I’ve converted a bedroom in my walk-out basement into my office. I’ve painted it in a bright yellow gold color (called Emperor’s Gold) that makes me feel like I’m writing in the sunshine, rain or shine, night or day. The room’s big enough to accommodate my desk and large table, an easy chair for my husband or guest, and my treadmill. There are three monitors on my desk and they’re usually displaying a dozen open tabs. My wonderful son-in-law put it all together with a docking station for my laptop so I can come and go as I want. There are times when I need to get outside and down to one monitor so I focus on writing. It’s too easy for me to get distracted by social media and other work.

What genres are you drawn to as a reader?

I’m an eclectic reader, although I’m often too busy to read as much as I’d like. Of course, I’m a huge romance fan. My favorites are romantic suspense, contemporary romance, and paranormal. I also love historical and Regencies. Some non-romance favorites are Tom Clancy, Ayn Rand, Clive Cussler, Michael Crichton, Robert Heinlein, Issacc Asimov, and numerous other greats of science fiction. I grew up on Perry Mason, Edgar Rice Burroughs, and Ian Fleming. My library card growing up was my best friend.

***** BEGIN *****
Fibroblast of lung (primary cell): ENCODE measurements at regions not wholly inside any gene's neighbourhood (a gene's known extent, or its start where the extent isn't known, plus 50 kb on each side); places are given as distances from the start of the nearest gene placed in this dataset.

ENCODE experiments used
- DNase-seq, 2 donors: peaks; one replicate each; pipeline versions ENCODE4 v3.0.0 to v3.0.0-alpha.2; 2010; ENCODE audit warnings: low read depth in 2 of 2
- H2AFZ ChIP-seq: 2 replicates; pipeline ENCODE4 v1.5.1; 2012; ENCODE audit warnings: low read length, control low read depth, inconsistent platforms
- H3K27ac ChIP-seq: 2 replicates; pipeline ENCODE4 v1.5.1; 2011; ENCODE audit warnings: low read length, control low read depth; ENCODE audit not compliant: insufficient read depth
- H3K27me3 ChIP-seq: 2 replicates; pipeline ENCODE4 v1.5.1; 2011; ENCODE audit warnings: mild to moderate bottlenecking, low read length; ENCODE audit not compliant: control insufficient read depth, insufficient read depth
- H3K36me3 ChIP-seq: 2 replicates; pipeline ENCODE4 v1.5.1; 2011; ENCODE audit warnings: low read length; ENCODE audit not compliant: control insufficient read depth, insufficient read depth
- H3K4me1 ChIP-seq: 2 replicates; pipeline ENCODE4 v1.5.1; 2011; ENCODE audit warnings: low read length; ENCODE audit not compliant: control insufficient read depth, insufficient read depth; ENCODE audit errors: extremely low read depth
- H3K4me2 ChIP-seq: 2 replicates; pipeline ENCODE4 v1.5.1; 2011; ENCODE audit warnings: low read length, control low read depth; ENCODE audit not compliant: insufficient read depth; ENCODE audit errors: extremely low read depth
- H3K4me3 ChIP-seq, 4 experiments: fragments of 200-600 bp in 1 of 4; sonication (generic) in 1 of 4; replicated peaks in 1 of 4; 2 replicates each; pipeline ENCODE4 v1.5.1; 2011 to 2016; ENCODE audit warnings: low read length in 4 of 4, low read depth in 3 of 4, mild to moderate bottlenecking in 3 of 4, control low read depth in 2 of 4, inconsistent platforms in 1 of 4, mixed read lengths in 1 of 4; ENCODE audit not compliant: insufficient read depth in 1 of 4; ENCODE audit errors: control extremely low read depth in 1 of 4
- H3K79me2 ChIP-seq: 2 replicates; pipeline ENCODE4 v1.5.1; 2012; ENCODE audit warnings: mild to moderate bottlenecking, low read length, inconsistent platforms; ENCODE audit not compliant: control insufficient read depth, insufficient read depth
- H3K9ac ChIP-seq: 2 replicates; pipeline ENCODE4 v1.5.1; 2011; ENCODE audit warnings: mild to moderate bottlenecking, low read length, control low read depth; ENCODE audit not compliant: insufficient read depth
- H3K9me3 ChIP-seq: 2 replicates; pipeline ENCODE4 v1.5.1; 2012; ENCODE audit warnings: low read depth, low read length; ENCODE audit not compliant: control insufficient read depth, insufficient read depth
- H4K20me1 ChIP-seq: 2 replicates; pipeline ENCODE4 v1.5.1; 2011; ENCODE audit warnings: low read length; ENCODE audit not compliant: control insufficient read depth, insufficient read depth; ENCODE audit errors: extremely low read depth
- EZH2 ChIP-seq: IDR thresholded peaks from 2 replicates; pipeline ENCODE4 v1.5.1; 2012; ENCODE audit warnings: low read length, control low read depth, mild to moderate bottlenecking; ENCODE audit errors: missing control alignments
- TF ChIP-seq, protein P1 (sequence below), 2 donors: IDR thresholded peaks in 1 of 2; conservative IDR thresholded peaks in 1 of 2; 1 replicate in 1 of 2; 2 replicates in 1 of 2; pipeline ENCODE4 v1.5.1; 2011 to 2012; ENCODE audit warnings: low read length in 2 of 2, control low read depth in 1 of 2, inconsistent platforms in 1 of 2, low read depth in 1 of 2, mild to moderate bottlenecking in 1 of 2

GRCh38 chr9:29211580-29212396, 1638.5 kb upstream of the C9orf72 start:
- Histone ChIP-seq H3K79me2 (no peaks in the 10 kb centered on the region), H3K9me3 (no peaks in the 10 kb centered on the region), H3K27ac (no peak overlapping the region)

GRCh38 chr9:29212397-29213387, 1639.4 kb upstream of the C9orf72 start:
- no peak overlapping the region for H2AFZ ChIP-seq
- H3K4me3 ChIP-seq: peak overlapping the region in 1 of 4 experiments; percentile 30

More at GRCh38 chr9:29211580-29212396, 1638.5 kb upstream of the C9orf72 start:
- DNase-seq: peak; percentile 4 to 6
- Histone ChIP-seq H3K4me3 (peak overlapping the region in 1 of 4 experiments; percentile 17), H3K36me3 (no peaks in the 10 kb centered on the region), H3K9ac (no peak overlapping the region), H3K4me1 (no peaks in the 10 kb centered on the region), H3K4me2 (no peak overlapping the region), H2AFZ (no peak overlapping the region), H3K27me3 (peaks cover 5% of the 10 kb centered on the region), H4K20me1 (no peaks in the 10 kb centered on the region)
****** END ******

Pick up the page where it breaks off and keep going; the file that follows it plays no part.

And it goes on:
Do you write under a pen name? Why or why not? How did you choose it?

I do have a pen name, although I also write under my own name. I wrote my contemporaries for years planning to use my real name, Karen Docter. When I began writing suspense, though, I decided I needed to write those under a pseudonym, K.L. Docter. The genres are both contemporary and I’m hoping readers will want to read all of my books, but I don’t want to confuse my readers either. If someone is looking for a book written by Karen Docter, they’re expecting a lighthearted romance, not danger and serial killers. The same applies to my suspense. I chose abbreviations for my pen name because I also want to make it easier for readers to find both of my genres under my last name, should they decide to do so.

What did you want to be when you were a child? Did you always know you wanted to be a writer?

It’s funny. I’ve always written things from journals to poetry to stories. But I didn’t think about writing as a living until I got to college. When I was a young kid, I wanted to be a hairdresser. I remember going to the hairdresser every week with my mom and watching it all in fascination. I even had a “job” when I was eight or nine years old. The salon owner paid me a few dollars for sweeping up hair and getting sodas and coffee for her clients. When I was then, though, I decided I wanted to be a policeman after an incident in my neighborhood that made me very aware of the injustices in the world. When I hit high school, I decided to be a kindergarten teacher. I “fell” into writing in college. I had to have a writing class and everything was full except a journalism class. That one class changed my life forever.